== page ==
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A photo provided by the Annapurna Devi Archive shows Annapurna Devi in an undated photo.VIA ANNAPURNA DEVI ARCHIVE/Annapurna Devi Archive via The New York Times

Annapurna Devi, a noted Indian musician and teacher whose decision to stop performing relatively early in her career made her something of an enigma, died on Oct. 13, in Mumbai. She was 91.

Ram Nath Kovind, India’s president, was among those noting her death.

“She was a rare talent and a generous teacher,” he said on Twitter. “Her life will always serve as a poignant inspiration for women artists.”

Ms. Devi learned at the feet of her father, Allauddin Khan, a revered figure in Indian classical music, and was married for years to one of his students, sitarist Ravi Shankar. She played the surbahar, often described as a bass sitar, a difficult instrument that few, if any, women of her era played. The small number of people lucky enough to hear her were amazed by her mastery of it.

She and Mr. Shankar, who died in 2012, played together a few times – after their concerts, she once said, fans seemed to respond more to her than to him. But by the early 1960s, she had stopped performing.

“Some hold that Raviji pressured her not to be in competition with his career,” George E. Ruckert, the author of five books on the music of India, said by e-mail, “but others simply comment that the concert and recording politics and travels of the modern musician were not to her liking.”

Whatever the case, Ms. Devi’s public appearances and interviews virtually ceased. Few recordings of her exist. Instead she became a sought-after teacher, passing along the classical traditions her father had conveyed to her.

“Because of her life of recluse, the contribution of Annapurna Devi is heard largely through her students, who were diverse of instrument and abilities,” said Mr. Ruckert, who studied under her brother, the sarod master Ali Akbar Khan, and is a senior lecturer emeritus at the Massachusetts Institute of Technology. “She was a very strict teacher, and hence not for everybody, but she turned out musicians of the highest calibre.”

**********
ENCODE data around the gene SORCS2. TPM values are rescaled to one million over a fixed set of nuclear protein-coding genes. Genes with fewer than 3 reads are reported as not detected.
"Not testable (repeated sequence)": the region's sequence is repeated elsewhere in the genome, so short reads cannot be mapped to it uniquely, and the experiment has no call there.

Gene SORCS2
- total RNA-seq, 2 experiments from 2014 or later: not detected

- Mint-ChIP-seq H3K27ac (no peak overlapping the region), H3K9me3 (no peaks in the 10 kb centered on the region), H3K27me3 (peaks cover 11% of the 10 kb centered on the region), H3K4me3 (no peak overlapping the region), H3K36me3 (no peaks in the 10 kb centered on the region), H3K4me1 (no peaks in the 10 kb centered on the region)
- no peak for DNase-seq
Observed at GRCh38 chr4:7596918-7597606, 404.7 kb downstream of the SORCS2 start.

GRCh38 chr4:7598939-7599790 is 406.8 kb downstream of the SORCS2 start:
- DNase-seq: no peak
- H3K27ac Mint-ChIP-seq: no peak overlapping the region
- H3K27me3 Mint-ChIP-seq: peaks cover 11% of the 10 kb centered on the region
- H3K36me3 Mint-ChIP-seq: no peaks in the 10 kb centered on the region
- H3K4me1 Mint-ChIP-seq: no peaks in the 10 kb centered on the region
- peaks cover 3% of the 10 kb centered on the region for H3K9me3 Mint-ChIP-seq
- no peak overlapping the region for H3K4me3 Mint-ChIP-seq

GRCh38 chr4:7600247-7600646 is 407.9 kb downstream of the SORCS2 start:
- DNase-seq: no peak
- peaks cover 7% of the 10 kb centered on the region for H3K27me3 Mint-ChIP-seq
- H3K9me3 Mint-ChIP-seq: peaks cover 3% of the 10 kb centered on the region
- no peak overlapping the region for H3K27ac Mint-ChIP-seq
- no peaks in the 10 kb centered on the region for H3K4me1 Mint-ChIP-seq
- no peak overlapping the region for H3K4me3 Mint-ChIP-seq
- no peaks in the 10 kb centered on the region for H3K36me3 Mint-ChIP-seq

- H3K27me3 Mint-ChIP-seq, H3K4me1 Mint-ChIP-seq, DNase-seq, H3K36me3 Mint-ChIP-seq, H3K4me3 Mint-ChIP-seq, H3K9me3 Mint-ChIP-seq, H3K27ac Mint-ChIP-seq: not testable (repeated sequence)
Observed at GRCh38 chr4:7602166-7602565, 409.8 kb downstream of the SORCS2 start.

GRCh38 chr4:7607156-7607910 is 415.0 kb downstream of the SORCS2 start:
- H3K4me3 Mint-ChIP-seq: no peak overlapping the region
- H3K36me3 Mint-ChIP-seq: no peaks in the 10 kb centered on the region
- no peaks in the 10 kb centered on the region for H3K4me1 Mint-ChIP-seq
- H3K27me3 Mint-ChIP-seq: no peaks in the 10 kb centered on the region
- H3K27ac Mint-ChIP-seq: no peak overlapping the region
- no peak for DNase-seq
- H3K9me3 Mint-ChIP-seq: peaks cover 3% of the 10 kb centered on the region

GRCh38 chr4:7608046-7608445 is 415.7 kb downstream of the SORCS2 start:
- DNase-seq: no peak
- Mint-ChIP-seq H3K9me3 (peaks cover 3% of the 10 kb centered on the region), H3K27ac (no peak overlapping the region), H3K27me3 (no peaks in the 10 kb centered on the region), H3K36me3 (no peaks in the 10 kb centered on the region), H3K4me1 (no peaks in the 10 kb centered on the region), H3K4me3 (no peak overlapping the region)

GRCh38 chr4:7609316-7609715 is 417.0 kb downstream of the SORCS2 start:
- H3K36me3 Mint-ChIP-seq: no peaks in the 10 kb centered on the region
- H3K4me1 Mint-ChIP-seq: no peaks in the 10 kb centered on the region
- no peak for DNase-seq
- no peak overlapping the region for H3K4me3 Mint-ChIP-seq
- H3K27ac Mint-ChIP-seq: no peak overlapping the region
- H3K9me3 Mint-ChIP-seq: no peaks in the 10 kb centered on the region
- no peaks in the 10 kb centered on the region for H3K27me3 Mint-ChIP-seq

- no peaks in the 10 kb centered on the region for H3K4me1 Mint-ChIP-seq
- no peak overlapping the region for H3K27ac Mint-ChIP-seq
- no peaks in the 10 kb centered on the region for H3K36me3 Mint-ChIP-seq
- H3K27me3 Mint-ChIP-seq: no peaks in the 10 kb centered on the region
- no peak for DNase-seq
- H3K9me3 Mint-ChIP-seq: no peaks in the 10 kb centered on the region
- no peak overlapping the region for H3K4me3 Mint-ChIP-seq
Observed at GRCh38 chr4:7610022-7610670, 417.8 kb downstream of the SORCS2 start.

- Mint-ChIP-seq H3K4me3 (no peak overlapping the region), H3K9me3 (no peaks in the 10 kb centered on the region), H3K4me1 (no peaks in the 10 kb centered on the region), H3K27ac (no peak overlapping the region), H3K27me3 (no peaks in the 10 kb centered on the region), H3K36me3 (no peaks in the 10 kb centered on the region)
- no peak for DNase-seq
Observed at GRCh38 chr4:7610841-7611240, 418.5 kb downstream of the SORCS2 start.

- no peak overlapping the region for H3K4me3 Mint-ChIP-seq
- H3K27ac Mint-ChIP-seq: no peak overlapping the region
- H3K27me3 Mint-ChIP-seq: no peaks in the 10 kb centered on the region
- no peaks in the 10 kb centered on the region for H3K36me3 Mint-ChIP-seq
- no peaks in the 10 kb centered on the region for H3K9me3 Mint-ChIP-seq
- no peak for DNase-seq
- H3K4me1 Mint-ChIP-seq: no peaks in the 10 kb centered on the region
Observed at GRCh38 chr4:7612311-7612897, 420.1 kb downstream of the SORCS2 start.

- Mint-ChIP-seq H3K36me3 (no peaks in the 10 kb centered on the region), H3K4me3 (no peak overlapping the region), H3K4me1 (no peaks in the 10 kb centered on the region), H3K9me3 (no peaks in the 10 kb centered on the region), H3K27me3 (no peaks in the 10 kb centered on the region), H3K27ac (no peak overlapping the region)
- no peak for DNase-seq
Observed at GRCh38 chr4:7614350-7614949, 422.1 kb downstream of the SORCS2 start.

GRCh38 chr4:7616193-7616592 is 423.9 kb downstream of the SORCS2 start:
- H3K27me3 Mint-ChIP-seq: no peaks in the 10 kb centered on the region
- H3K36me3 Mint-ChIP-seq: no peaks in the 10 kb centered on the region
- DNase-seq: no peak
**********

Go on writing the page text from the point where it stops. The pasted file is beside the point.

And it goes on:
She was born Roshanara Khan in April, 1927 (the exact date is unclear), in Maihar in the Indian state of Madhya Pradesh, to Allauddin Khan and Madina Begum. Her father was a court musician at the time, and she was given the name Annapurna Devi by the local maharajah.

She demonstrated musical aptitude as a young child, and her father began training her, alongside her brother and Mr. Shankar.

“They all learned the vocal arts of the old dhrupad tradition, wherein strict attention to the rhythmic design of the composition had to be followed in the improvised sections,” Mr. Ruckert wrote in his e-mail. That approach, he added, “was also applied to the instrumental style which they learned under his very thorough discipline.”

She married Mr. Shankar in 1941, when she was a teenager. Their approaches to music diverged over time, with Ms. Devi remaining a classical purist while Mr. Shankar, who would eventually catch the interest of George Harrison of the Beatles, was more exploratory and populist. They separated in the early 1960s and later divorced.

As a teacher, Ms. Devi chose her students carefully. Mr. Ruckert said those who studied under her told stories of arriving at her apartment in Mumbai for a lesson and being required to spend an hour in the warm-up room playing repetitive exercises before teaching even began.

“The great flutist (bansuri) Hariprasad Chaurasia once commented: ‘If I closed the door of the apartment incorrectly upon entering or departing, she would not see me for weeks!’” Mr. Ruckert said.

In 1982 Ms. Devi married Rooshikumar Pandya, one of her sitar students. He died in 2013. Her son with Mr. Shankar, Shubhendra Shankar, died in 1992.

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